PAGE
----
The effect of changing disease risk on clinical reasoning.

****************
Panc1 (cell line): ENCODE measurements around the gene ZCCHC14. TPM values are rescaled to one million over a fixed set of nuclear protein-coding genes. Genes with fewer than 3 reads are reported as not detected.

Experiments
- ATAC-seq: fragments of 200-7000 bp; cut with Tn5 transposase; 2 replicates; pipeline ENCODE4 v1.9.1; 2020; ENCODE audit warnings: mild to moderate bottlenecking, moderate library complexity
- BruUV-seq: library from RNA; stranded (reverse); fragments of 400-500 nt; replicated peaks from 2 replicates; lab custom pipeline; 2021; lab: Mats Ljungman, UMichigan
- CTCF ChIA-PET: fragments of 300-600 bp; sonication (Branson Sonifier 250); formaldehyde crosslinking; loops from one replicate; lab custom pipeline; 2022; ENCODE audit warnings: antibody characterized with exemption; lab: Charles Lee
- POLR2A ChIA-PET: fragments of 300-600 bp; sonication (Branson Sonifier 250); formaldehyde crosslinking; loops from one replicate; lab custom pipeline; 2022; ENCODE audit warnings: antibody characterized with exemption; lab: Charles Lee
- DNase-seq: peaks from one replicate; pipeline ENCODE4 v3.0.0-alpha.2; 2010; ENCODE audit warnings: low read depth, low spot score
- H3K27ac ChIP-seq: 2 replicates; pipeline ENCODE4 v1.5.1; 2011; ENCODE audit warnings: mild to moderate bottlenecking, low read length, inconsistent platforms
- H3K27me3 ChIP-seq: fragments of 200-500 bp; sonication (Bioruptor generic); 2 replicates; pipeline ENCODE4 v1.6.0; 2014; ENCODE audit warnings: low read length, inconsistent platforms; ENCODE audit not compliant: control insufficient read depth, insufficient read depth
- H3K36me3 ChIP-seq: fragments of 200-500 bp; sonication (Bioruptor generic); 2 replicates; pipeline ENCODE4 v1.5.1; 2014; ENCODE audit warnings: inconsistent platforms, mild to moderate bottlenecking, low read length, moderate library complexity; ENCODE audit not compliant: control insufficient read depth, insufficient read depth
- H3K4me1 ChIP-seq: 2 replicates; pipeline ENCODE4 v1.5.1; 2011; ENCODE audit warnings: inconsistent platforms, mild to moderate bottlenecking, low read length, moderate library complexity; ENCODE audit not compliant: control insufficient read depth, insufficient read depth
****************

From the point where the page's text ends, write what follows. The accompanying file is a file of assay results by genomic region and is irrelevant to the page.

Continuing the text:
OBJECTIVE: To assess the ability of health care professionals to evaluate the effect of clinical test results in different settings. DESIGN: Subjects were presented with a series of generic clinical scenarios in which information about the test performance and the pretest probability of disease was varied. The subject estimates of posttest probability were compared with those calculated on the basis of Bayes' theorem. PARTICIPANTS: Fifty health care professionals, including 31 physicians and 19 nonphysicians, associated with a university teaching hospital. MEASUREMENTS AND MAIN RESULTS: Under a variety of testing conditions, both the physicians and the nonphysicians inaccurately estimated the posttest probability of disease. Based on a logarithmic transformation, the error in probability estimation was divided into a portion related to the pretest probability of disease and a portion related to the test performance. Most of the error in posttest probability estimation was associated with the incorrect use of pretest probabilities. The subjects consistently overestimated the posttest probability of disease expected under Bayes' theorem, with increasing error associated with decreasing pretest probability. Physician estimates of posttest probability increased with increasing likelihood ratios for each scenario. Nonphysician estimates of posttest probabilities increased with increasing likelihood ratios for a positive test, but the estimates associated with a negative test result were inconsistent. CONCLUSIONS: Physicians and nonphysicians overestimate posttest probabilities with increasing error associated with decreasing disease risk. Some nonphysicians may not fully understand the effect of test performance on risk estimation, particularly in the setting of a negative test. Health care professionals should receive training in the proper evaluation of test information, with particular emphasis on the influence of pretest disease risk on the posttest probability of disease.
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